Virginians won’t have to pay income tax on forgiven federal student debt recently announced by the White House, thanks to efforts in previous years to make sure Virginians weren’t taxed on COVID-19 relief.

“[T]he amount of student loan debt that was forgiven will be left out of federal adjusted gross income, and, by extension, Virginia taxable income, without any further action by the General Assembly,” Virginia Division of Legislative Services Stephen Kindermann said in an email Delegate Vivian Watts (D-Fairfax) shared with The Virginia Star.

Watts and Delegate Joe McNamara (R-Roanoke) said that Virginia’s tax code doesn’t automatically update to match federal tax code, and every year, the Virginia General Assembly passes emergency legislation to bring parts of the state’s tax code into conformity with federal code. Facing a similar situation with forgiven Paycheck Protection Program loans in 2021, both Watts and McNamara worked to make sure that Virginia employers were exempted from PPP-related income; the general assembly eventually allowed an income tax deduction of up to $100,000.

Last week, Bloomberg reported that residents of some states would face income tax bills on the up to $20,000 of forgiven student debt, which would normally be taxable income in federal and Virginia tax code. However, the 2021 American Rescue Plan Act (ARPA) exempted forgiven student loan debt, and the general assembly brought Virginia’s tax code into conformity with that change.

“[W]e conformed to the ARPA 9675 provision excluding student loan debt forgiveness from federal gross income and no Virginia legislative change is necessary,” Kindermann said in his email. “ARPA section 9675 created a special rule that said federal “gross income will not include” any future discharges of student loans in anticipation of the recently announced loan forgiveness program.”

Although Republicans might not have been eager to exempt the newly-forgiven debt, since the income tax exemption is already included in Virginia law, the general assembly would have to work specifically to make forgiven student debt taxable, a move McNamara said is unlikely.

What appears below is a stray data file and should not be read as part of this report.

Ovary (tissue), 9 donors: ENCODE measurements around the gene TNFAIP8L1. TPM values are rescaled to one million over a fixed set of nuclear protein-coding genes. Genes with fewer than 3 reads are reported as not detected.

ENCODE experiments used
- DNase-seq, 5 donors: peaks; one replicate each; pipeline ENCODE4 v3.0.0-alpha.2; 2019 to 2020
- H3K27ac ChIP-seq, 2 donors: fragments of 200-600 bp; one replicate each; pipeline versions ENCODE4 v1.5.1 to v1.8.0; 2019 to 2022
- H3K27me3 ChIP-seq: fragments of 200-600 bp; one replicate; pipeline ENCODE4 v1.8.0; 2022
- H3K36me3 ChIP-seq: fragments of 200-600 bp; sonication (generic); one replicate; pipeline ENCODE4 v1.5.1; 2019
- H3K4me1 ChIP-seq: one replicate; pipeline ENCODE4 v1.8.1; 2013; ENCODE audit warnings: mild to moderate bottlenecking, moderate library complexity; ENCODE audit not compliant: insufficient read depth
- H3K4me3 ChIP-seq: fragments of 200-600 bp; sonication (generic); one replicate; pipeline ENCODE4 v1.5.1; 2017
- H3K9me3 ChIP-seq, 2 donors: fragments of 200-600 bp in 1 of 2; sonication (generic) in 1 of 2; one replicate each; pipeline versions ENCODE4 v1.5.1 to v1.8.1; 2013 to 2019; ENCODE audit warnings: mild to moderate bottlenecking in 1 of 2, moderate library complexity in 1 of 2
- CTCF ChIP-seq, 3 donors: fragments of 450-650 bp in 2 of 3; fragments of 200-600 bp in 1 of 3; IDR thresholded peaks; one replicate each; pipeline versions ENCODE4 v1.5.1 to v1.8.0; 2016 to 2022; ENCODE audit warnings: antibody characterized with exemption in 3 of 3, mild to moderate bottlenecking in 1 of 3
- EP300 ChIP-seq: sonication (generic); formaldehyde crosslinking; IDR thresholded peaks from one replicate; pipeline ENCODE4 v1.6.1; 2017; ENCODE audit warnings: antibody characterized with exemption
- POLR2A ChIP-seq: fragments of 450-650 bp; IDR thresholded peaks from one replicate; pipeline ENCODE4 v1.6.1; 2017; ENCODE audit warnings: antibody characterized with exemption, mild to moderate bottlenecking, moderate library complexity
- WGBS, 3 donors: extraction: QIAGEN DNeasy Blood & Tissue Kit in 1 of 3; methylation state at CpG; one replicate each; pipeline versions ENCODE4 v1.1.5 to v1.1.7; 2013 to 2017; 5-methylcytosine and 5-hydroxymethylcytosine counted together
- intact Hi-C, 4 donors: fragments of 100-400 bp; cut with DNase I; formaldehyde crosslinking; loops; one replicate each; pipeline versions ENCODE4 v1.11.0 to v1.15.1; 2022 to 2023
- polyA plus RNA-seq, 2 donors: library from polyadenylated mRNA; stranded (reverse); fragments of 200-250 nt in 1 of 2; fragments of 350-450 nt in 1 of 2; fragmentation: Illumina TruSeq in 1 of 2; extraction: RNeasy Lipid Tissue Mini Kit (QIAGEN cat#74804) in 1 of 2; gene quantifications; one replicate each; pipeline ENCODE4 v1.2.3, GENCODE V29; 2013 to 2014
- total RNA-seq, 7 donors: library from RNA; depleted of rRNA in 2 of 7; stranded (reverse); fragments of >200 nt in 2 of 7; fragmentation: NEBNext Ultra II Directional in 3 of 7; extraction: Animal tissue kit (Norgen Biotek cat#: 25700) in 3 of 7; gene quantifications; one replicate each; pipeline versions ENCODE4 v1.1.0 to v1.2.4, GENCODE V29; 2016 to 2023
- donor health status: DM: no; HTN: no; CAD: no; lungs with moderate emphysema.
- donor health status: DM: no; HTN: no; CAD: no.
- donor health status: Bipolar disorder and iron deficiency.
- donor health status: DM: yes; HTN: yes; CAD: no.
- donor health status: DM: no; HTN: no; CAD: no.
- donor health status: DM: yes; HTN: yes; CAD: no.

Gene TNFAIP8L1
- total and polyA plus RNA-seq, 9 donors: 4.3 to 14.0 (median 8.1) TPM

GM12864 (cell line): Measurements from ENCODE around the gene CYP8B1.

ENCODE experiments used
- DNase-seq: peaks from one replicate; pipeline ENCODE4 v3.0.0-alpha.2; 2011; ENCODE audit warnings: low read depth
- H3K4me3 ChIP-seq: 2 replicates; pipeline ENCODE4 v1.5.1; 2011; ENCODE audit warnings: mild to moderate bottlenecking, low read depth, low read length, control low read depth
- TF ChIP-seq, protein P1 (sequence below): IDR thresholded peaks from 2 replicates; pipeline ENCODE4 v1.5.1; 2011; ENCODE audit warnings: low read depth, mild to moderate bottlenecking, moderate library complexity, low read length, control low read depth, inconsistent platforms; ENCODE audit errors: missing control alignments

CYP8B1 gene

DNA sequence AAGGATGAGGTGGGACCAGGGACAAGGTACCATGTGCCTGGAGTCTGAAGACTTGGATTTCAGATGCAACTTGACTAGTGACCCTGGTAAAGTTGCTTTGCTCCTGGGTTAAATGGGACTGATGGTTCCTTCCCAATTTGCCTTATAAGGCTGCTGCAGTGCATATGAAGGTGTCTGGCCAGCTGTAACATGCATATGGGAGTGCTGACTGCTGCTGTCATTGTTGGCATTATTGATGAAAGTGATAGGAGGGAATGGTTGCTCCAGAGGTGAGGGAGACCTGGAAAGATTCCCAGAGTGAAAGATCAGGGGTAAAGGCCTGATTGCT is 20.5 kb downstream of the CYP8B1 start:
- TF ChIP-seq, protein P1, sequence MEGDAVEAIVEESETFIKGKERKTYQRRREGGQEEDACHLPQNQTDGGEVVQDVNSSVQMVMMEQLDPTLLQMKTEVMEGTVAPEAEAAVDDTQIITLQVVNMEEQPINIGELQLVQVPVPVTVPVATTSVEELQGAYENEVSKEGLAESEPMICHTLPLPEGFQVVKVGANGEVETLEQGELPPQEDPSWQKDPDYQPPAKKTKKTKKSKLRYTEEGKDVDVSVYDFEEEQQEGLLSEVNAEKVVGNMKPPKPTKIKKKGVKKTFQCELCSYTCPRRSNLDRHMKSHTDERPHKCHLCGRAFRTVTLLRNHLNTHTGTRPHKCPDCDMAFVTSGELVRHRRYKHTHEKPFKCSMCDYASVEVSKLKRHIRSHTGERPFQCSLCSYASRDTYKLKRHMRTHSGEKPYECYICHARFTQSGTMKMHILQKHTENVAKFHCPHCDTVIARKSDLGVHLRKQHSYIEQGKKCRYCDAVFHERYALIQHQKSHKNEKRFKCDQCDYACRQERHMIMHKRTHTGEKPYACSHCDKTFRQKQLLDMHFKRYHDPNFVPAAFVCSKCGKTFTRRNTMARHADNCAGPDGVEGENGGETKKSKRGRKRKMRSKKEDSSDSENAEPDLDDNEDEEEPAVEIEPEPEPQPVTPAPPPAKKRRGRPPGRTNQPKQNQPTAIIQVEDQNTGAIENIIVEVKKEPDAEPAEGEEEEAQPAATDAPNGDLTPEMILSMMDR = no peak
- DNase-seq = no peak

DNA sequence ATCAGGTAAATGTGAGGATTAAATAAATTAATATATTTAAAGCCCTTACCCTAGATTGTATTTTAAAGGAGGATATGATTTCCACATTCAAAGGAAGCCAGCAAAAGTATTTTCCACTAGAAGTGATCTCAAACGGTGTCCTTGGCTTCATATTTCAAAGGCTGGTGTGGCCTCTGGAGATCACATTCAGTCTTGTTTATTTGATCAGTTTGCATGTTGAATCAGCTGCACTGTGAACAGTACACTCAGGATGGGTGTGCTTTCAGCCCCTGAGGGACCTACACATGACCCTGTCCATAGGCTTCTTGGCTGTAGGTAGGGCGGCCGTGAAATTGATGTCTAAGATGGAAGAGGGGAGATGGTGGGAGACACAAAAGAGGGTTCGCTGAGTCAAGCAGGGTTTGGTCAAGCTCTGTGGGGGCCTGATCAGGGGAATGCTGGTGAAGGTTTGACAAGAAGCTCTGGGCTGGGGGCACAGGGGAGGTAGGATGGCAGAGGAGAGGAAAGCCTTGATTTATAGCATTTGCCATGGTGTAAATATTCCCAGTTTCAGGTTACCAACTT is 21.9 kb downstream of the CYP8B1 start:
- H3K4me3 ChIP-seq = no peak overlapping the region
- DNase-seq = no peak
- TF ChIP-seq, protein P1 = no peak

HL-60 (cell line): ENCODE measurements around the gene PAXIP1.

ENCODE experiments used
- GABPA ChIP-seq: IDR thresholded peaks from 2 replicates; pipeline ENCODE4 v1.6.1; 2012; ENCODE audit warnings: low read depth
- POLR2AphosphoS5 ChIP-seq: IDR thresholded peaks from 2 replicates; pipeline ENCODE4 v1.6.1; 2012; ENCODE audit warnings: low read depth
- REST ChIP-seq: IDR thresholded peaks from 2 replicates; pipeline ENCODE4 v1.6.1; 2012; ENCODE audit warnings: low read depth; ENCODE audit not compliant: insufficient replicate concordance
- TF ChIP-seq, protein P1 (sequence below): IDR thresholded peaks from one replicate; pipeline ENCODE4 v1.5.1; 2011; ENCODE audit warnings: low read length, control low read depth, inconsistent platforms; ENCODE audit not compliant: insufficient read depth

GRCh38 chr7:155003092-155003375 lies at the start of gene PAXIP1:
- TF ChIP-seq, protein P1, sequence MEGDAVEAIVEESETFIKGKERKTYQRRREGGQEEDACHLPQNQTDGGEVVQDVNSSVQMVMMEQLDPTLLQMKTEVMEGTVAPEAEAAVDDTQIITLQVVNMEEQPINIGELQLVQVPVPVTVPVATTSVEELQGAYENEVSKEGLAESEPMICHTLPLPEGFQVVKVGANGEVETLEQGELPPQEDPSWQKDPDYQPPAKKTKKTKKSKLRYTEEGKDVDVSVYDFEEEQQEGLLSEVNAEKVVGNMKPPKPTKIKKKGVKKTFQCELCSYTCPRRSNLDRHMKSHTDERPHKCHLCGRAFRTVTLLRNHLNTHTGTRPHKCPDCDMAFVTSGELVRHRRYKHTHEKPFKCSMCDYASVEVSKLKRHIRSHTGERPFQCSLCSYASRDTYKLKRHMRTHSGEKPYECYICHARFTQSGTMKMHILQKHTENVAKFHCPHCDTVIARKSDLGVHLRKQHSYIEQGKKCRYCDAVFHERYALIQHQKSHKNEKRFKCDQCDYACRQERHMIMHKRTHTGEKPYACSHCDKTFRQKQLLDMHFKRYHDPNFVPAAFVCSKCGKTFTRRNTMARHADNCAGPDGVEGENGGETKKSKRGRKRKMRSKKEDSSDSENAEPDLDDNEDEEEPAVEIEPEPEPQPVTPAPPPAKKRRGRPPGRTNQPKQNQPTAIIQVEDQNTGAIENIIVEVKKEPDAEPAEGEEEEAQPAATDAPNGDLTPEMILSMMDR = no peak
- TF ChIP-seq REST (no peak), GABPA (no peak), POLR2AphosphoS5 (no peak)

In his email, Kindermann said that the general assembly has worked in the past to clarify exceptions already included in state law, including in 2020 with Senator John Bell’s (D-Loudoun) SB 745, which codified excluding income from cancelled student loans belonging to certain disabled veterans, even though Virginia already conformed to a federal tax exemption for that income.

“The bill had no revenue impact because (1) the discharge of indebtedness income exempted under the bill was already not taxable for federal income tax purposes and (2) Virginia conformed to that federal provision when it advanced its date of conformity during the 2019 Session and generally conformed to the Tax Cuts and Jobs Act,” Kindermann wrote. “So that disabled veteran forgiven student loan income, much like recent student loan forgiveness authorized by ARPA, would not be taxed in Virginia, because it is excluded from federal adjusted gross income, through operation of the respective conformity bills alone.”

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Eric Burk is a reporter at The Virginia Star and The Star News Network.  Email tips to [email protected].
Photo “Two People Doing Taxes” by Mikhail Nilov.